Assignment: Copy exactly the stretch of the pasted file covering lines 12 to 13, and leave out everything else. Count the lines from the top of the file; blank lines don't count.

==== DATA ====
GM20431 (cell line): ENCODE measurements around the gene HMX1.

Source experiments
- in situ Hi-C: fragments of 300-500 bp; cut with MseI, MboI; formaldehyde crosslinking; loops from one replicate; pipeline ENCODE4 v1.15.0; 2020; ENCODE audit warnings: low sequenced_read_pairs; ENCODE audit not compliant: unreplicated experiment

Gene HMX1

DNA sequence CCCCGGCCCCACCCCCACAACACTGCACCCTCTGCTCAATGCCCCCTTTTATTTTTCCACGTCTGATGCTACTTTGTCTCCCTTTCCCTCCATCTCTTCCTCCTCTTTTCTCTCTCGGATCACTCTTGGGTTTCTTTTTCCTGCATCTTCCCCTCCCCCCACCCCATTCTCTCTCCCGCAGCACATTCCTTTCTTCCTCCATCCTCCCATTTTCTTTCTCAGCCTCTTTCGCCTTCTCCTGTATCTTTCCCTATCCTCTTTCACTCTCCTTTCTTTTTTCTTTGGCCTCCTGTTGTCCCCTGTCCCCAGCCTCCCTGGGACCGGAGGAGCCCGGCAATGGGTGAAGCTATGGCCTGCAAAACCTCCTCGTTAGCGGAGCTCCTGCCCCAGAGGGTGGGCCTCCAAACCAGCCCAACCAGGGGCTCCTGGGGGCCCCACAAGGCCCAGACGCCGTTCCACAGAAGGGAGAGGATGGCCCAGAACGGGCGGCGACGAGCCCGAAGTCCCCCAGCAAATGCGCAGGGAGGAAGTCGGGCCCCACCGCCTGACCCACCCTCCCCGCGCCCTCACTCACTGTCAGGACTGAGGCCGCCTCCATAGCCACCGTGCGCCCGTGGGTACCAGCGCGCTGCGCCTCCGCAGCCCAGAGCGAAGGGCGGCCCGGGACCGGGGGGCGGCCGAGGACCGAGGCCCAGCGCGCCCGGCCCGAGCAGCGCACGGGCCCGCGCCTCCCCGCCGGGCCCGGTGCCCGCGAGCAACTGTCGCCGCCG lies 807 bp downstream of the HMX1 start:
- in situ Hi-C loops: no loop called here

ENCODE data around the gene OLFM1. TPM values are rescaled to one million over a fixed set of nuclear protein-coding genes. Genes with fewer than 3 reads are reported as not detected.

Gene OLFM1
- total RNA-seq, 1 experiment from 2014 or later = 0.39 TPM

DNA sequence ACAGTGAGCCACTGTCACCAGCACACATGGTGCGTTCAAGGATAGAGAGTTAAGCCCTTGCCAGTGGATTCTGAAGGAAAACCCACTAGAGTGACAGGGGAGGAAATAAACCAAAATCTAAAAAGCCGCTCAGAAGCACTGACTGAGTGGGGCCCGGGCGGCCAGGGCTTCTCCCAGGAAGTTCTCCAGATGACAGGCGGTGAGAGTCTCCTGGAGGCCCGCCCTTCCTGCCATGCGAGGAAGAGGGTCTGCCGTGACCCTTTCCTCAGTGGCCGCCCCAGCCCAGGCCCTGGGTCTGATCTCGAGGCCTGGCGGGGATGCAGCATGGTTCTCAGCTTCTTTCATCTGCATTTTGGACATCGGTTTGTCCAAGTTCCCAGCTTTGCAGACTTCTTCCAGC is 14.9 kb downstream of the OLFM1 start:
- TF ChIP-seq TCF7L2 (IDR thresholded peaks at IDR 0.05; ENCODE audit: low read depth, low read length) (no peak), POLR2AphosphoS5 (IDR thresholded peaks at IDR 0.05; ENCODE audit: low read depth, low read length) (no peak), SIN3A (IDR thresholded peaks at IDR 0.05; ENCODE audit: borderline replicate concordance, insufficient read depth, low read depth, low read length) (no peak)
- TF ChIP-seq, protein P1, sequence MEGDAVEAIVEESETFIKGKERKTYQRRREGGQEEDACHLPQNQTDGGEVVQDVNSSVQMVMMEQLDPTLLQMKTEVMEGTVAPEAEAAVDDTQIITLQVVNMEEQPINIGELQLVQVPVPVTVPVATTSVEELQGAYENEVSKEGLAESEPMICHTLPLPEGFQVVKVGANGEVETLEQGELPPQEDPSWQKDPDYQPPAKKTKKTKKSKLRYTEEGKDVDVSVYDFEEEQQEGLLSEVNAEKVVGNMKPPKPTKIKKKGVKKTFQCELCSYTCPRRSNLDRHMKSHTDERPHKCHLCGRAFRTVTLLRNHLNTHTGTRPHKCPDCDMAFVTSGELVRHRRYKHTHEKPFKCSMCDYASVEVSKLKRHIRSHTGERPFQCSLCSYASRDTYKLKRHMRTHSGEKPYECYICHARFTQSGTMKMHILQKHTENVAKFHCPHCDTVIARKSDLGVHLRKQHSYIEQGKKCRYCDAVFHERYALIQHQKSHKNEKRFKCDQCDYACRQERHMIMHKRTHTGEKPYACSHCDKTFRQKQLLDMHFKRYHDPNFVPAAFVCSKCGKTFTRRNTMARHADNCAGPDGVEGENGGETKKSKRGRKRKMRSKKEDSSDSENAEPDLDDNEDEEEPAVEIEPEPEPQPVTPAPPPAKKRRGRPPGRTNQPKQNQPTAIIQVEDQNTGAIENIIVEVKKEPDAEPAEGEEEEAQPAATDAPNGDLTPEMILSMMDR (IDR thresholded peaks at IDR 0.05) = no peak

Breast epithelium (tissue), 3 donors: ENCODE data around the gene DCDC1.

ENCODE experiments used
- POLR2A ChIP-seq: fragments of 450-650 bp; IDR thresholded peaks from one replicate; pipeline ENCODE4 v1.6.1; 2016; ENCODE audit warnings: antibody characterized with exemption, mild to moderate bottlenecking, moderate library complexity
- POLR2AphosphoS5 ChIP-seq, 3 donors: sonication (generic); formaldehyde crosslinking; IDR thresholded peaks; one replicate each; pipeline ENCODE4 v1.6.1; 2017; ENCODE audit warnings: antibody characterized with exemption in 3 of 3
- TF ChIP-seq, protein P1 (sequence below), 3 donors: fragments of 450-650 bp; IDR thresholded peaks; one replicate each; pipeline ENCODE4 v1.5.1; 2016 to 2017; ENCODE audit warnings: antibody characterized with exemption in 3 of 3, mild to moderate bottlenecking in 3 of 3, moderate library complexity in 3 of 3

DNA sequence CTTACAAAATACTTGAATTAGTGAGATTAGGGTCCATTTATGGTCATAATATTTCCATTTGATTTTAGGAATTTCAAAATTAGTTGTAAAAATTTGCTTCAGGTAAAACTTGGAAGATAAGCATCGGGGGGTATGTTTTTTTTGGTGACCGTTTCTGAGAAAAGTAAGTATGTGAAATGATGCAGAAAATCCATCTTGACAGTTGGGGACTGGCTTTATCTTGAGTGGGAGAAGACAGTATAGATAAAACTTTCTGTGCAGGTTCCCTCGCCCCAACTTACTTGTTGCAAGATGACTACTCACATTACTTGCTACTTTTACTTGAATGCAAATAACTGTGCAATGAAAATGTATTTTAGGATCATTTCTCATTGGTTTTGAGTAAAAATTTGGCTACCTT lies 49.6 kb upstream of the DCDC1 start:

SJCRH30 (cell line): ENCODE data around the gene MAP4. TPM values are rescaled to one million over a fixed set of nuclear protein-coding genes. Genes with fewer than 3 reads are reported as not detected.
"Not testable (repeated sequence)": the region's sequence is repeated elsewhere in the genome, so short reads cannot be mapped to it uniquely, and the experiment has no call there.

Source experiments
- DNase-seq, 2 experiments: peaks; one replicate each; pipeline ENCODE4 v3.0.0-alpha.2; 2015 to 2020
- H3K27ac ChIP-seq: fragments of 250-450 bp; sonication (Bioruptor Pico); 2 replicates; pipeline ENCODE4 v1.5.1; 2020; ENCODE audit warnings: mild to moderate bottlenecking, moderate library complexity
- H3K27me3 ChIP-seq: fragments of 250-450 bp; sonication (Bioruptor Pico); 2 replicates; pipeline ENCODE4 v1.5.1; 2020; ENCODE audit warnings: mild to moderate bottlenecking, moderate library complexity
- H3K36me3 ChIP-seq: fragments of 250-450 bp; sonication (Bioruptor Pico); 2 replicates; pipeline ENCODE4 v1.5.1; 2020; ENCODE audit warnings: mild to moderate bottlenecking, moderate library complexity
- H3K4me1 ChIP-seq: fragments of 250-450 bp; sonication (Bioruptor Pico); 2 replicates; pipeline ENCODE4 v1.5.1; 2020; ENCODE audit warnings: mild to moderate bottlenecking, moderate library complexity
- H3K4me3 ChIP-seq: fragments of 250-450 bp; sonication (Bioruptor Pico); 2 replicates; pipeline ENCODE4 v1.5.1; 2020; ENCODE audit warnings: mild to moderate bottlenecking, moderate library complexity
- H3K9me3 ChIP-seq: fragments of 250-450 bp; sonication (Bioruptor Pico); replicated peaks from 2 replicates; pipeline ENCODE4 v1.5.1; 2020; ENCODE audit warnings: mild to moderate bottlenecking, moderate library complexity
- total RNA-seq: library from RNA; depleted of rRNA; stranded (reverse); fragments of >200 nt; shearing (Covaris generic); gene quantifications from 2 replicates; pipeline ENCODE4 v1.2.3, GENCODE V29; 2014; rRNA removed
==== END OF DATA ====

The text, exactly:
- TF ChIP-seq, protein P1, sequence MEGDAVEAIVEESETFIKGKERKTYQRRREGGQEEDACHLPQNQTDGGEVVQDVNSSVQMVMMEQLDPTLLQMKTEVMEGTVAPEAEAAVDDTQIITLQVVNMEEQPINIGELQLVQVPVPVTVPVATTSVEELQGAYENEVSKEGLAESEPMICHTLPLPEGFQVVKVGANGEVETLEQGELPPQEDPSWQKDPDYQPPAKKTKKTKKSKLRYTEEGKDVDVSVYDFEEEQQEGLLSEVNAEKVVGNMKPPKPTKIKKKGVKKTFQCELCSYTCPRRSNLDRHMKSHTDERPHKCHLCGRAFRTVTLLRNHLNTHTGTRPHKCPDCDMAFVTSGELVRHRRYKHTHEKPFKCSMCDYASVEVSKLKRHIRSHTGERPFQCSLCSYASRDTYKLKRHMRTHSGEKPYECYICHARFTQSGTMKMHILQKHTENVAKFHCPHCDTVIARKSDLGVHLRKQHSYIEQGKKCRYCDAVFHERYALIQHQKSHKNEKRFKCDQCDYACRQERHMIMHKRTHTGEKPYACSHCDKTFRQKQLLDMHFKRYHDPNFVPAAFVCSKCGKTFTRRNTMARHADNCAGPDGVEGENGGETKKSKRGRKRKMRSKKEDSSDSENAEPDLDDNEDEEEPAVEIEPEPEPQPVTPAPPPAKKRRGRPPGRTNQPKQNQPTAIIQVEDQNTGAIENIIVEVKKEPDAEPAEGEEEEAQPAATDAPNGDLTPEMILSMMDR (IDR thresholded peaks at IDR 0.05) = no peak

Breast epithelium (tissue), 3 donors: ENCODE data around the gene DCDC1.